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Integrating Freight into MPO Activities 3-57 Basic Approach Activity · Training and Education--Basic Activity Type · Policy, Planning, and Programming Level of Effort · Low Technical Complexity · Low Data/Analytical Tool Needs · Moderate. Requires outreach to private partners to collect data on the freight system; collect and review available research and data from avail- able sources (other MPOs, state DOTs, FHWA, etc.) Outreach/Partnership Needs · Moderate. Requires limited but ongoing outreach to a limited number of private partners to build knowledge base of freight operations and local issues. Training/Education Needs · http://ops.fhwa.dot.gov/freight/FPD/index.asp Related Activities · Supports all activities. Step 1. Evaluate training needs. It is critical that the staff review the freight policies, the results of the Module 2 exercises, and the key characteristics and needs of the region to ascertain areas of required expertise. Step 2. Identify available training opportunities. Based on the results of Step 1, staff should identify key training opportunities. At the basic level, this will include personal initiative to become familiar with industry operations, outreach to private partners, and participation in peer groups such as FHWA's peer-to-peer exchange program and Talking Freight seminar series. Step 3. Participate in training activities. Once the key opportunities have been identified, staff should develop and implement training activities on a regular basis. The activities defined in Step 2 can be used repeatedly over time to enhance expertise in freight transportation. Advanced Approach Activity · Training and Education--Advanced Activity Type · Policy, Planning, and Programming Level of Effort · Moderate to High Technical Complexity · Moderate to High Data/Analytical Tool Needs · Moderate. Requires outreach to private partners to collect data on the freight system; collect and review available research and data from avail- able sources (other MPOs, state DOTs, FHWA, etc.) Outreach/Partnership Needs · Moderate to High. Requires ongoing outreach to private partners to build knowledge base of freight operations and local issues. Training/Education Needs · http://ops.fhwa.dot.gov/freight/FPD/index.asp Related Activities · Supports all activities. Step 1. Evaluate training needs. It is critical that staff review the freight policies, the results of the Module 2 exercises, and the key characteristics and needs of the region to ascertain areas of required expertise. Step 2. Identify available training opportunities. Based on the results of Step 1, staff should identify key training opportunities. At the advanced level, this will build on the basic activities to include more focused outreach to private partners (such as focus groups) and identification and scheduling of more intensive freight training courses (such as NHI's Integrating Freight into Transportation Planning Process and Uses of Multimodal Freight Forecasting in Transportation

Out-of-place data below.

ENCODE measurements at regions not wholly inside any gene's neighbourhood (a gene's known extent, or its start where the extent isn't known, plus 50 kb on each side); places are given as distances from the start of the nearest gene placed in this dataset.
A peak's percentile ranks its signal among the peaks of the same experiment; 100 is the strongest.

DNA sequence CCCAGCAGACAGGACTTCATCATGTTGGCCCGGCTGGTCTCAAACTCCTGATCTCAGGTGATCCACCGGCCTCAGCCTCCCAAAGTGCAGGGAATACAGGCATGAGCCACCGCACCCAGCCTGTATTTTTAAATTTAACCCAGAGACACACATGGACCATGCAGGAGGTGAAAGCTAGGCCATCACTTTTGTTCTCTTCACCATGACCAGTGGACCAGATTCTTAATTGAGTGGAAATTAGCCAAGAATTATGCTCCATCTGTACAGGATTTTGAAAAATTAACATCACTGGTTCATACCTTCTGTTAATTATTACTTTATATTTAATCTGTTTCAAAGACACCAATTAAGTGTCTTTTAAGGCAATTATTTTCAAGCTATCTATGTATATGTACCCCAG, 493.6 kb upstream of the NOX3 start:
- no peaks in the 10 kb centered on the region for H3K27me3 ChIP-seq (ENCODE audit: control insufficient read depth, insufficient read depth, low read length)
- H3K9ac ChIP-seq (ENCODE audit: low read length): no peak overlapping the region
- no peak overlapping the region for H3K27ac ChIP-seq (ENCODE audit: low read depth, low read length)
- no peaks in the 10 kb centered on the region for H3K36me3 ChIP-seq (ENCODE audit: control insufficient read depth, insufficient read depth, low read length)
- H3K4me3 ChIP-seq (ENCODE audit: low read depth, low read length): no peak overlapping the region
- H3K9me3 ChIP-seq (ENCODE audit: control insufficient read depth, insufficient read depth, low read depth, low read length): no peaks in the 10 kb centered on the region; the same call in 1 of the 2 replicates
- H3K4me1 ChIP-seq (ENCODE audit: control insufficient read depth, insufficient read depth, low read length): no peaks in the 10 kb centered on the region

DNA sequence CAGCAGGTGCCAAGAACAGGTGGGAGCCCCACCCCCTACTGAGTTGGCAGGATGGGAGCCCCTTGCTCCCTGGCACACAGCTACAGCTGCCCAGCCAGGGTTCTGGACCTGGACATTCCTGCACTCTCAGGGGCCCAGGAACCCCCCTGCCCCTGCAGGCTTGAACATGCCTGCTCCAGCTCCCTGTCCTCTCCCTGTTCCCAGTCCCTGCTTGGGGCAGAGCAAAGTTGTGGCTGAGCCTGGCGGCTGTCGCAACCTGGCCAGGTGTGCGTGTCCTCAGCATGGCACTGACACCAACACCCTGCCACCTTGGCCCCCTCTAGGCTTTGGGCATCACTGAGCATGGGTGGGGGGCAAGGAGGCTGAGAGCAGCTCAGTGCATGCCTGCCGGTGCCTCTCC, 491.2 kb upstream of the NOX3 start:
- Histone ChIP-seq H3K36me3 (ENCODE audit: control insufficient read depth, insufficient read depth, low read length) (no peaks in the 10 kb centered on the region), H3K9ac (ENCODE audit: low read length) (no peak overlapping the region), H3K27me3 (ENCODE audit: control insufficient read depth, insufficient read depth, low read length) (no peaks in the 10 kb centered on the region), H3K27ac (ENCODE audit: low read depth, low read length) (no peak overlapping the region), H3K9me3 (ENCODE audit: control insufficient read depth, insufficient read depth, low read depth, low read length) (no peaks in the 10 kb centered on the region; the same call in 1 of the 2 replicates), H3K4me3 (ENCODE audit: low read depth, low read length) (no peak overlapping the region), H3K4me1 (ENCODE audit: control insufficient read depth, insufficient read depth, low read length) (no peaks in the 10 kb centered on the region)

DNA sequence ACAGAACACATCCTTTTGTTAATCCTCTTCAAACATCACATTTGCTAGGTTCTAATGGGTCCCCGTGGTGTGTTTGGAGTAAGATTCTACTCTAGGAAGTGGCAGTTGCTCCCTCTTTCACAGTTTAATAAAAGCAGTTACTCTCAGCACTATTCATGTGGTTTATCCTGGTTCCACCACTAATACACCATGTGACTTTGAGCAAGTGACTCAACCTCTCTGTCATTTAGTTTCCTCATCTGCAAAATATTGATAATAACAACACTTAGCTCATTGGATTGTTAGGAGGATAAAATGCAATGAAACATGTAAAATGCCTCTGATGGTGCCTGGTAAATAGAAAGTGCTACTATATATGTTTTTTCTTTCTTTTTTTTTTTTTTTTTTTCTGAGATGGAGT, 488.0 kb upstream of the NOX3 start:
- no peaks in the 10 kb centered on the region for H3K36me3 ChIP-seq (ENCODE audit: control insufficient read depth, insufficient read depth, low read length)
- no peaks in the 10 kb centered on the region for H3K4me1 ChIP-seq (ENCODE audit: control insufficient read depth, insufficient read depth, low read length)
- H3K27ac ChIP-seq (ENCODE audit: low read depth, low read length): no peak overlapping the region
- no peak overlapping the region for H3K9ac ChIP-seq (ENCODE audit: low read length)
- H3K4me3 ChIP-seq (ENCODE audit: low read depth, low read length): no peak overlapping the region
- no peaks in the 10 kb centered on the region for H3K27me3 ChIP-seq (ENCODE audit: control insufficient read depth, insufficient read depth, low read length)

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3-58 Guidebook for Freight Policy, Planning, and Programming in Small- and Medium-Sized Metropolitan Areas FHWA's FPD Program In response to customer needs, the FHWA's Office of Operations launched the FPD program. This initiative assists state DOTs and MPOs in developing the skills and knowledge needed to meet the challenge of growing freight flows on the nation's transportation system. The FPD program consists of four key elements: training, education, technical assistance, and a resource library. · Training. The FPD program provides training, including short courses and seminars, on a broad range of freight topics. Two FPD courses were offered through NHI in fiscal year (FY) 2005: Integrating Freight in the Transportation Planning Process and Uses of Multimodal Freight Forecasting in Transportation Planning. · Education. The FPD program works with the academic community to promote needed changes in transportation planning and logistics degree programs critical to ensuring the future availability of appropriately trained freight professionals. Many university-based freight and related degree programs are identified on the new FPD web site at http://ops.fhwa.dot.gov/freight/FPD/index.asp. · Technical Assistance. The FPD program provides assistance to states and MPOs engaged in transportation and freight planning. The ongoing Talking Freight sem- inar series offers a no-cost way for freight transportation professionals to broaden their knowledge and develop new skills. Seminars are held monthly and are open to all interested parties through http://ops.fhwa.dot.gov/freight/fpd/talking_ freight.htm. The Freight Planning LISTSERV, located at www.fhwa. dot.gov/freightplanning, also provides a forum for peer information exchange. · Resource Library. The FPD program offers a web-based one-stop shop for current information and state-of-the art practices pertaining to freight. The resource library is located on the FPD web site. Source: http://www.ops.fhwa.dot.gov/aboutus/one_ pagers/fpd.pdf. Planning courses). In addition, training should be identified for specific tools and models that staff considers critical for the support of the freight program development. Step 3. Develop formal training program. Staff should define an annual training program that incorporates the needs of the MPO, the availability of training courses, and the availability of funding to support staff attendance. This program should appear in the MPO's UPWP. Step 4. Implement training program. The implementation of the training program should correspond to the current level of expertise and the planned freight activities. For example, a peer-to-peer exchange could be scheduled to provide access to expertise in a specific area or, if the MPO is scheduled to update its travel demand model, staff should work with FHWA and NHI to schedule the current freight modeling course.3 The program should be reviewed and updated annually to provide an ongoing opportunity for staff members to develop and enhance their freight expertise. 3FHWA-NHI-139002, Uses of Multimodal Freight Forecasting in Transportation Planning. http://www.nhi.fhwa.dot.gov/ training/course_detail.aspx?num=FHWA-NHI-139002&cat=&key=&num=139002&loc=sta=%25&tit=typ=&lev=&ava= &str=&end=&drl=.